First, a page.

CD review by Tony Smith
To mark the 50th anniversary of the death of the famed Woody (Woodrow Wilson) Guthrie, Bruce Hearn assembled The Machinists.
The band name reflects Guthrie’s slogan ‘this machine kills fascists’ which emblazoned his guitar.
This double CD album of 20 tracks is mainly songs penned by the prolific Guthrie himself.
It is indeed a powerful reminder of the courage shown by Guthrie and the influence which he has had both in the USA and internationally.
The Machinists are Hearn (vocals, guitar, banjo, harmonica), Kavisha Mazzella (vocals, guitar, mandolin), Peter Beulke (backing vocals, double bass), Chris Pascoe (backing vocals, accordion) and Craig Woodward (backing vocals, mandolin, fiddle).
They are joined by special guests Eric Bogle (with Peter Tichner), Margret RoadKnight, ‘Magical’ Mic Conway, Kerri Simpson, Jan ‘Yarn’ Wositzky and the Victorian Trade Union Choir.
Hearn also mentions many performers who contributed to other tribute concerts around the country.
Bruce Hearn sings ‘Song to Woody’ (by another admirer, Bob Dylan), ‘Oklahoma Hills’, ‘I Ain’t Got No Home’, ‘Jesus Christ’, ‘Sacco and Vancetti’, ‘Worried Man Blues’, ‘Lonesome Valley’ and ‘All You Fascists’.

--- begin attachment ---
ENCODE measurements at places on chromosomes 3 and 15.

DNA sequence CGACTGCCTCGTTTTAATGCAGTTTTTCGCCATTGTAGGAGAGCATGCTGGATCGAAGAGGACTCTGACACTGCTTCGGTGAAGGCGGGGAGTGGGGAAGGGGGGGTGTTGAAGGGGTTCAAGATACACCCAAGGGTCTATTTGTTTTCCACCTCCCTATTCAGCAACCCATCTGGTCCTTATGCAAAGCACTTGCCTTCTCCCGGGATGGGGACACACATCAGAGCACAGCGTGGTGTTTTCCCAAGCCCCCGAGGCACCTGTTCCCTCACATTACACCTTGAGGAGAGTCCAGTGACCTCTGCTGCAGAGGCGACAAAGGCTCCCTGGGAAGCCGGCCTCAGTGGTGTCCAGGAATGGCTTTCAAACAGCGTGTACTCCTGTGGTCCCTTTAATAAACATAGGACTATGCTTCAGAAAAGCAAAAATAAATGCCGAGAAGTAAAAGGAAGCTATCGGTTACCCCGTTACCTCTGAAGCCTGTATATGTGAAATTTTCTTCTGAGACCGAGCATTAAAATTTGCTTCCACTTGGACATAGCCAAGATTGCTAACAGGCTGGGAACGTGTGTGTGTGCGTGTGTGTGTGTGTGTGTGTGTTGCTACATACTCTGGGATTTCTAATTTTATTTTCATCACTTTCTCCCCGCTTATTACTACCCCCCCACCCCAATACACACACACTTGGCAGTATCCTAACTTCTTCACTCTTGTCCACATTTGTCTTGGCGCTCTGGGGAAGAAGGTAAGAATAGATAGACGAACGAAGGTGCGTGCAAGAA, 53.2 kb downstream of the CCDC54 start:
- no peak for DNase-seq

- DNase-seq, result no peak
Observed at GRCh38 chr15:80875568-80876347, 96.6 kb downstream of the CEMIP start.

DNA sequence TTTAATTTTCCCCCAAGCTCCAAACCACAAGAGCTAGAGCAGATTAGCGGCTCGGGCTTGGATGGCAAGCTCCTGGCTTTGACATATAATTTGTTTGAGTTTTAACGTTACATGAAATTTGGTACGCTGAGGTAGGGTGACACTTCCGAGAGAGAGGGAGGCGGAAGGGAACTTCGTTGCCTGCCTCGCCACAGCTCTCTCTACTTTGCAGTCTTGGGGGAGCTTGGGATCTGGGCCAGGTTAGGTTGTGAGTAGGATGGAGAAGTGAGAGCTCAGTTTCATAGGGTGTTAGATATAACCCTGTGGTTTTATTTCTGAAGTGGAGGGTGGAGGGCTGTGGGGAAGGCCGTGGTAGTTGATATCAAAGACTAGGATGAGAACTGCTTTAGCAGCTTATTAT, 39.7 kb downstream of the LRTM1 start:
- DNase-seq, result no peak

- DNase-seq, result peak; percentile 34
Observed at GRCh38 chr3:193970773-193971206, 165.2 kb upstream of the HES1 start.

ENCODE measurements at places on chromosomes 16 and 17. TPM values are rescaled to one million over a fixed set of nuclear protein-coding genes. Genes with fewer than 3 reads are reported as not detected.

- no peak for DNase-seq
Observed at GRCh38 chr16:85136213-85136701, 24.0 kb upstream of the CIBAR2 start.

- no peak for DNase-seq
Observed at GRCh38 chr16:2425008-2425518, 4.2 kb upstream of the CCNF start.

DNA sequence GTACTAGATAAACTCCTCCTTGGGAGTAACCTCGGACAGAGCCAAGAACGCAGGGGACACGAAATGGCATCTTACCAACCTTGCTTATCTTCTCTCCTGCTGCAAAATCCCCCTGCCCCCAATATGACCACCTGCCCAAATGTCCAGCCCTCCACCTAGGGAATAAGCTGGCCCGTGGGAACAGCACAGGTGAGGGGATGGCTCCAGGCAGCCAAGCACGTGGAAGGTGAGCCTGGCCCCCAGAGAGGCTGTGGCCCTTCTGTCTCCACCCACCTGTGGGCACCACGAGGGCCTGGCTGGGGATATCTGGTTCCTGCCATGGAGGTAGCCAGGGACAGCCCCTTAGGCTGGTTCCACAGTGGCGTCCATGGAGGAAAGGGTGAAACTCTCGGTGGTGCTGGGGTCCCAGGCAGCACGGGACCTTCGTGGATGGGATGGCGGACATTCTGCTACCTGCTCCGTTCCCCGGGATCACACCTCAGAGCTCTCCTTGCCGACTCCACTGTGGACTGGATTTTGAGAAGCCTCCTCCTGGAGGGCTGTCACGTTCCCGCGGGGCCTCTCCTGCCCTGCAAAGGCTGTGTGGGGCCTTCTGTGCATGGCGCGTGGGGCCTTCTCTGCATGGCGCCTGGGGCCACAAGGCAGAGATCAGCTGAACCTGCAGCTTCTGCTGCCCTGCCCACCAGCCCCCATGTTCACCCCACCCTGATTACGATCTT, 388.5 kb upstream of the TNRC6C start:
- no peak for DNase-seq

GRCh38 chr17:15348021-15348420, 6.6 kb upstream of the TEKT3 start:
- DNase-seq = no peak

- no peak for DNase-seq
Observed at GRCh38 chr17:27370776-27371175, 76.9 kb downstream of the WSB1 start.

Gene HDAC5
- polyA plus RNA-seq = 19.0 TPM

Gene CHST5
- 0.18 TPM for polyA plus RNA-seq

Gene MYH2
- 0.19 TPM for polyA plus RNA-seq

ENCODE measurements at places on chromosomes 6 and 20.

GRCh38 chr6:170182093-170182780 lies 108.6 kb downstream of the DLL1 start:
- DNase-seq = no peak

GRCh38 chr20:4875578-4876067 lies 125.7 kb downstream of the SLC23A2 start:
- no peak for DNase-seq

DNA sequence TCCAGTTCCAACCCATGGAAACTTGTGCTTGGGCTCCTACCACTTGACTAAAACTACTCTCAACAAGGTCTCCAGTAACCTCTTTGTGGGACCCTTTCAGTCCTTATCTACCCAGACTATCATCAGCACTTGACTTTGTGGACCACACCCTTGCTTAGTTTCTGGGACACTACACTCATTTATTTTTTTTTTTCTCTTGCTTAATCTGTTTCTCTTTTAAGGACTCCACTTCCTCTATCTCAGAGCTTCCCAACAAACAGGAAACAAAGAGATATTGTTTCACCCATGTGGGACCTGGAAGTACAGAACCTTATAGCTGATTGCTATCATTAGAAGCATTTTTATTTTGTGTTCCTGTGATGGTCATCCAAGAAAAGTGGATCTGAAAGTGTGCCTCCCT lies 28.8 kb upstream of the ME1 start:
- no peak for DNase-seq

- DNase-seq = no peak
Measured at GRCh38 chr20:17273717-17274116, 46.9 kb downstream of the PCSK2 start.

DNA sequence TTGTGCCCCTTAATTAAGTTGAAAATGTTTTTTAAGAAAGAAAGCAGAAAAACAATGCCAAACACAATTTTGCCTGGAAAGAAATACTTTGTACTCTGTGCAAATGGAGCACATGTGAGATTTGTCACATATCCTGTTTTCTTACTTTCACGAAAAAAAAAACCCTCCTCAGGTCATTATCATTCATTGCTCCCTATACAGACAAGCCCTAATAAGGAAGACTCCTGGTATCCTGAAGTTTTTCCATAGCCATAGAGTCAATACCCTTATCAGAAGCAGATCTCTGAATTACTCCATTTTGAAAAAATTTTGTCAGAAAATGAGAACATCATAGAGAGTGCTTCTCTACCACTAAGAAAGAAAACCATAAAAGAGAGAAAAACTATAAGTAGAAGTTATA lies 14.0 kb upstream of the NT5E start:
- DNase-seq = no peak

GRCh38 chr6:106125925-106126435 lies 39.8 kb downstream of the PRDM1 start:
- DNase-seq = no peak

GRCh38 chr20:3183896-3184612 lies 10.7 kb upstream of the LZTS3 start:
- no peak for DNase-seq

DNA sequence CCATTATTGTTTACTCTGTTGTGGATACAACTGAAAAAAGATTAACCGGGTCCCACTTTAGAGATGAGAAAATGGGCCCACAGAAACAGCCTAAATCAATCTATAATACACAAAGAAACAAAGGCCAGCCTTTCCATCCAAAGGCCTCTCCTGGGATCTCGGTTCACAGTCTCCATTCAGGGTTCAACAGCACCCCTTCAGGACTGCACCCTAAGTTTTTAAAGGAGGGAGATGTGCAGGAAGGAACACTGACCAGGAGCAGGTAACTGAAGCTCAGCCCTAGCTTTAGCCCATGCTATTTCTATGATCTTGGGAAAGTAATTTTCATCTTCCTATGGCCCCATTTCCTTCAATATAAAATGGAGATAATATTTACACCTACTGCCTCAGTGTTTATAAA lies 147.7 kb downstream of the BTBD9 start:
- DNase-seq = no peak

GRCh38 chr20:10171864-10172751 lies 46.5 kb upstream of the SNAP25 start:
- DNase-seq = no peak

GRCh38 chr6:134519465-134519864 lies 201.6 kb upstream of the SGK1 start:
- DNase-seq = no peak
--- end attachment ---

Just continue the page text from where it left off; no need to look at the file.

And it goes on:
Kavisha sings ‘Pastures of Plenty’ and ‘Deportee’.
The Machinists are there for ‘Will You Miss Me’.
Blues diva, Kerri Simpson, has ‘Ramblin’ Round’ and Yarn Wositzky ‘Hobo’s Lullaby’.
Eric Bogle sings ‘Vigilante Man’ and ‘Hard Ain’t It Hard’, Margret RoadKnight ‘The Rape of Ruth Farnsworth’ and the Victorian Trade Union Choir, ‘Union Maid’, while Mic Conway asks ‘What Did the Deep Sea Say?’.
The concert concludes with mass singings of ‘This Train is Bound for Glory’ and ‘This Land Is Your Land’.
With so many contributions from seasoned performers, it would be wrong to single out particular songs.
Each track is handled professionally and with the spirit of the great folk composer in mind.
It is good to be reminded just how prolific Woody Guthrie’s output was, and in a time and place where to be critical of racism and oppressive businessmen placed protest singers in personal danger.
Hearn observes that with threats to peace, equality and the environment being so great lately, this 2019 album will carry many important messages from Woody Guthrie, who died at the age of 55 of Huntingdon’s Disease.
Some of us might prefer the slogan to say that ‘this machine kills fascism’ rather than fascists, but not everyone will worry about such niceties.
The album is dedicated to activists everywhere who strive to improve the lives of the powerless.
With Australia’s wealth increasingly dominated by the richest people, the ranks of the powerless are growing, just as they were in Guthrie’s depression era.
His songs are timeless.
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